November 23, 2004 | Commentary on Latin America
Condoleezza Rice will inherit some intractable problems when she succeeds Colin Powell as Secretary of State -- and not all concern Asia or the Middle East. Take Venezuela, where President Hugo Chávez is laboring mightly to mute American influence in the Western Hemisphere.
Padding electoral rolls and intimidating opponents helped Chávez win an Aug. 15 referendum on his rule. Nevertheless, Powell suggested the U.S. and Venezuela's volatile president could "find ways to cooperate," as he told reporters on a trip to Brazil last month.
But finding common ground with Chávez is easier said than done. Emboldened by the Aug. 15 vote, Chávez is consolidating single-party rule, stoking a South American weapons buildup, campaigning against U.S. involvement in Colombia, and trying to unite neighboring countries against the United States.
On Oct. 31, a dispirited electorate turned out in low numbers for local elections, enabling Chavista candidates to gain control over 20 of Venezuela's 23 states. Meanwhile, the government initiated a recall to purge opposition legislators from the National Assembly. A new law will permit the government to close radio and TV stations for airing content deemed "contrary to national security."
In this climate of repression, a prosecutor pursuing Chavez's political opponents died when a bomb exploded in his car on Nov. 18. With little or no investigation, Information Minister Andrés Izarra quickly blamed the murder on exiles living in the United States.
Jane's Intelligence Digest reports that Venezuela is rearming its infantry, buying military vehicles, Russian MiG-29 fighter-bombers and sophisticated combat helicopters. (Defense Minister Jorge Garcia Carneiro denies the MiG purchase.)
Chávez says he needs more weapons to protect the Amazon River and the Panama Canal -- news to Brazil, where the Amazon flows, and a surprise to Panama and the United States, treaty partners in safeguarding the Canal. Chávez wants the United States out of Colombia as well, blaming Washington for the recent deaths of Venezuelan citizens by marauding Colombian guerrillas. Rather than confront the rebels, with whom he is friendly, Chávez told reporters that "the Colombian conflict will continue to affect us and produce tragedies like these as long as the United States provides arms and soldiers for this war" -- a clever use of twisted facts, no doubt inspired by his ally Fidel Castro.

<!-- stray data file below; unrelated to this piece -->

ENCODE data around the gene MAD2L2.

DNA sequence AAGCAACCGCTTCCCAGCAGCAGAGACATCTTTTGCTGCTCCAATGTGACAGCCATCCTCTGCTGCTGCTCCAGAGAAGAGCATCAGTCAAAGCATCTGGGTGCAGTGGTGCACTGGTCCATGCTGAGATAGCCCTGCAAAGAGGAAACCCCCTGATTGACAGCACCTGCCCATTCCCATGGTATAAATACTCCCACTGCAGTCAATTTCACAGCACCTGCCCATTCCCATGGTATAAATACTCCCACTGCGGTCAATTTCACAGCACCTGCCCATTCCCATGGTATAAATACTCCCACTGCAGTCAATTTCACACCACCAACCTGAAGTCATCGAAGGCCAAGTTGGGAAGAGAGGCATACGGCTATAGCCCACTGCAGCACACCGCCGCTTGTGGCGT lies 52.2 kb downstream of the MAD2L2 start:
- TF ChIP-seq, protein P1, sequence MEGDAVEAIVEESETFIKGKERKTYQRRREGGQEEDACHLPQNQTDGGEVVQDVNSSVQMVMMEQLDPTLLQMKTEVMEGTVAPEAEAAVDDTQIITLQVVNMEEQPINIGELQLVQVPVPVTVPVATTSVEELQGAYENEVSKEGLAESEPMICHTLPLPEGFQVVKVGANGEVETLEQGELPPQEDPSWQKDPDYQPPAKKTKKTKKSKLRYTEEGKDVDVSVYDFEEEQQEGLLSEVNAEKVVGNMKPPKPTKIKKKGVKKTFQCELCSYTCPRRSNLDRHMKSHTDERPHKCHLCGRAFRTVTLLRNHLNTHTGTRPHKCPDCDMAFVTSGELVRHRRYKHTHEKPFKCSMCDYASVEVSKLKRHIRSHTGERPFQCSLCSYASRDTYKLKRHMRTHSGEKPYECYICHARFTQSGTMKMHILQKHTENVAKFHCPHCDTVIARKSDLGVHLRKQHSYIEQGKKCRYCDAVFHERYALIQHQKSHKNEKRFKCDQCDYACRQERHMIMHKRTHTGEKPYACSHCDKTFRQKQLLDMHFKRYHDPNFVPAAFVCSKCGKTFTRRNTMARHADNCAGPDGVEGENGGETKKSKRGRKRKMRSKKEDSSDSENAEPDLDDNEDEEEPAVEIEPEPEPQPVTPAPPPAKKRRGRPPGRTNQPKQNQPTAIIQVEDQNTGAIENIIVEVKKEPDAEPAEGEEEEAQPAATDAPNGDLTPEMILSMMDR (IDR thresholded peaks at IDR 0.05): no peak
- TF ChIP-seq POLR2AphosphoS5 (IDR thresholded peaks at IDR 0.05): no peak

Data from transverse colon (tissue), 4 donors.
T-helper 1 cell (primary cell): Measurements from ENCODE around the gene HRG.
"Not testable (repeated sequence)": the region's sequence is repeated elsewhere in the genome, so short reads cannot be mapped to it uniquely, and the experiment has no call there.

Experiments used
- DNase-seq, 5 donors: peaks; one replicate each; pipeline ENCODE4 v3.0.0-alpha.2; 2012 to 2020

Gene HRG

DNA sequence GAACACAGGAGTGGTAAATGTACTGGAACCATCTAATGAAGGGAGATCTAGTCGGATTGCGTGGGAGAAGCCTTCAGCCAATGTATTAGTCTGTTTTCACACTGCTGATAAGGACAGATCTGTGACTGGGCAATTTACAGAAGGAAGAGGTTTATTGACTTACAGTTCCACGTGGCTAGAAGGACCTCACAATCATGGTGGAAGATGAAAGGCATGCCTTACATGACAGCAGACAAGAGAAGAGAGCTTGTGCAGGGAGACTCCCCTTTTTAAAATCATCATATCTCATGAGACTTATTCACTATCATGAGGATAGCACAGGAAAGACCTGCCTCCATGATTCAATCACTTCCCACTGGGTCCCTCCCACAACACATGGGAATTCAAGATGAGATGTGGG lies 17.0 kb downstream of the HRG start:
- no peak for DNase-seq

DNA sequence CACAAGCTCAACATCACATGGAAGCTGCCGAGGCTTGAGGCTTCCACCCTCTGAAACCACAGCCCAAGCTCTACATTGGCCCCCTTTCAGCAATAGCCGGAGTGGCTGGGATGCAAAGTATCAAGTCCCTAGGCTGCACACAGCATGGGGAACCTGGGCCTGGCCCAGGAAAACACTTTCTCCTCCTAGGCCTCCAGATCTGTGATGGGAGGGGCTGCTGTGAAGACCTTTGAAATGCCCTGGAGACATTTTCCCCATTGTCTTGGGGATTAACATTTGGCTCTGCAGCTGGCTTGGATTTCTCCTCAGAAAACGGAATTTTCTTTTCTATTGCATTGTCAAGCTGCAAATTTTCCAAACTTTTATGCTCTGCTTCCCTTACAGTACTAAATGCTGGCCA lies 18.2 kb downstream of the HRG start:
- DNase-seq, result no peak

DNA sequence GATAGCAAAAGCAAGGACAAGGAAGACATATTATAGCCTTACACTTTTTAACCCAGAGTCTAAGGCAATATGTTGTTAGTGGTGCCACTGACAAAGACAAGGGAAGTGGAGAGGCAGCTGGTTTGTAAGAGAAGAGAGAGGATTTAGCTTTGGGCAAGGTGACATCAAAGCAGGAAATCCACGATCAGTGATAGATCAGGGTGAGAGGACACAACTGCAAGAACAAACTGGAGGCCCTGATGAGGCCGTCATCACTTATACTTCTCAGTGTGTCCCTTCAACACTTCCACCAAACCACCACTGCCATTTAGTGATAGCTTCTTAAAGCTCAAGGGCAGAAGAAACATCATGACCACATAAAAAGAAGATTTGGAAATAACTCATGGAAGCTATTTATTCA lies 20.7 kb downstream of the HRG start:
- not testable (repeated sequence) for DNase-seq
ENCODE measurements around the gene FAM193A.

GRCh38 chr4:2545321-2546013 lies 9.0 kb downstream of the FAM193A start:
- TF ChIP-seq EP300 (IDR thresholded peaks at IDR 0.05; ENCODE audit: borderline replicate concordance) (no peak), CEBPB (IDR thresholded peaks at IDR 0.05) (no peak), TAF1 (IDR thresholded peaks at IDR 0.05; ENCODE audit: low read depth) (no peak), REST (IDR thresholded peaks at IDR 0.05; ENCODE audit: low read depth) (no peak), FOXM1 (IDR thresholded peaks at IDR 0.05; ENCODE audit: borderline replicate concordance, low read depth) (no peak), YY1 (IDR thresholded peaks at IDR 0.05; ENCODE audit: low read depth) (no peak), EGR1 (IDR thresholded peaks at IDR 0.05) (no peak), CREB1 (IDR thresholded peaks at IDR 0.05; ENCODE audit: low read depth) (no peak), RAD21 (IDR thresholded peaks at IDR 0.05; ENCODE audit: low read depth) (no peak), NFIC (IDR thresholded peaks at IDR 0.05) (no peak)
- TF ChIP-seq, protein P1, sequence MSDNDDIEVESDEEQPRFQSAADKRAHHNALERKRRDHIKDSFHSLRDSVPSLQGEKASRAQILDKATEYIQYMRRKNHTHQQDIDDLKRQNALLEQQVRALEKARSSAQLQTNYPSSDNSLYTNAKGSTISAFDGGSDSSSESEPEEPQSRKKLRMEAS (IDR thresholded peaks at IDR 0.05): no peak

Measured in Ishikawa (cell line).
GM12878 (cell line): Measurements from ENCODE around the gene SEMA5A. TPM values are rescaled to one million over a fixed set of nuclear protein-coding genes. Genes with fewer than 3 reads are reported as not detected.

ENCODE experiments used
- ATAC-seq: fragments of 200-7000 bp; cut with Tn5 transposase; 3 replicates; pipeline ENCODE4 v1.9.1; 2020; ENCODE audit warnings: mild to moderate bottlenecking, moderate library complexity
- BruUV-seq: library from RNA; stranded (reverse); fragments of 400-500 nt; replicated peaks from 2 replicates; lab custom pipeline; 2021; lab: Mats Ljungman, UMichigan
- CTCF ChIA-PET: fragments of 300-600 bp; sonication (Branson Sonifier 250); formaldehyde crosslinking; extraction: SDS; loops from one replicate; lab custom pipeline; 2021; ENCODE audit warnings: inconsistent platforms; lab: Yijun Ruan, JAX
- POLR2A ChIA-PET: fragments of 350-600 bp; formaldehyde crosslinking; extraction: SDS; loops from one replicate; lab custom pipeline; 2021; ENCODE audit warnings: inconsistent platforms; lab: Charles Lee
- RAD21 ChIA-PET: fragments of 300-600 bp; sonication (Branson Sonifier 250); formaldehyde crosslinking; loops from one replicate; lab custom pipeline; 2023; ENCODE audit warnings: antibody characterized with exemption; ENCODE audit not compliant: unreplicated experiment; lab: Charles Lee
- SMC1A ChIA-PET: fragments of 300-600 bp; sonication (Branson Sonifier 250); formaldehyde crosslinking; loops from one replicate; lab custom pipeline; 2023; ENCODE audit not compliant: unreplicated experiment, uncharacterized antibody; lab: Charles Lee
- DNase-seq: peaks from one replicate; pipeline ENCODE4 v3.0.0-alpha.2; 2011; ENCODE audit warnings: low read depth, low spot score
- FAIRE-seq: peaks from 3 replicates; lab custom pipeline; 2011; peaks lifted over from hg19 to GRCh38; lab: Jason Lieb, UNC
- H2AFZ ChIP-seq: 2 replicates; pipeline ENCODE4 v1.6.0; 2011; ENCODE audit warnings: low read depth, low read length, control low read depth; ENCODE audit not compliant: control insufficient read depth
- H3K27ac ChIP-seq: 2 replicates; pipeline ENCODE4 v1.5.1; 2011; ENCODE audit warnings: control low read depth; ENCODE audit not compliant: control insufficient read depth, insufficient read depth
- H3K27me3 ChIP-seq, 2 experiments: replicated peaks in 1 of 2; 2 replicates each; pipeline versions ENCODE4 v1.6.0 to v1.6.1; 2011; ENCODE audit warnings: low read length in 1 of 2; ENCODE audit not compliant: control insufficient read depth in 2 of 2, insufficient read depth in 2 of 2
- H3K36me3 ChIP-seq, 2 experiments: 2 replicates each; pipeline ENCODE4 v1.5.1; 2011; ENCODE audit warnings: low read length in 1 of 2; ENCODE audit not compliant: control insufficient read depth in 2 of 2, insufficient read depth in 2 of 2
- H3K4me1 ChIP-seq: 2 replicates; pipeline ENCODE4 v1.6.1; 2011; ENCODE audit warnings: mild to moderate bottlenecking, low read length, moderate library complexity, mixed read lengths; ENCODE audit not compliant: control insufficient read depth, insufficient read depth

Elsewhere, Chávez has been an active leader in groups such as a South America "People's Congress" that he introduced last year in Caracas and the Foro de São Paulo, a global organization of leftist parties and terror movements that includes Colombia's rebels. Both oppose U.S. counternarcotics efforts and the proposed Free Trade Area of the Americas, while advocating
Chávez's so-called the Bolivarian Alternative for the Americas -- a regional political union to be led by … guess who?Chávez also has proposed two regional cartels, PetroCaribe and PetroSur, to integrate Latin America's state petroleum industries -- minus the participation of U.S. oil companies. He played a key role in OPEC decisions to cut oil production and raise prices, and halted exports to the Dominican Republic for a year because a former Venezuelan president and Chávez critic lived there. The cutoff serves as a warning to other oil-dependent nations not to oppose Chávez.
Despite increased revenues from the state oil company that has enriched Chavez's coffers, more Venezuelans live below the poverty line than when he took office in 1998. A popular website in Venezuela is MeQuieroIr.com (translation: "I want to leave.com") Since 2001, it has provided advice to increasing numbers of middle class adults who want to escape the country's constricted economy, rampant crime and political polarization.
If Chávez manages to extend his reach beyond Venezuela's borders, the exodus could become a flood. Economies once poised to deliver prosperity could become basket cases, and U.S. exports to the region might fall as oil prices climb. Fortunately, few Latin leaders are inclined to follow Chávez.
Although Secretary Powell avoided fights with Venezuela's polemical president, his successor won't have an easy time cooperating. For one thing, President Chávez once called Condoleezza Rice "illiterate." For another, she could have her hands full encouraging Venezuelan democrats to keep faith, urging international human rights monitors to protect civil liberties, and diverting Mr. Chávez's thoughts from destabilizing neighboring countries -- all the while avoiding direct confrontation.
Like Captain Ahab in Moby Dick, Hugo Chávez wants to
conquer something big. In fact, his target is U.S. influence in the
Americas. It's up to Condoleezza Rice to ensure he doesn't
Stephen Johnson is senior policy analyst for Latin America in the Davis Institute for International Studies at The Heritage Foundation.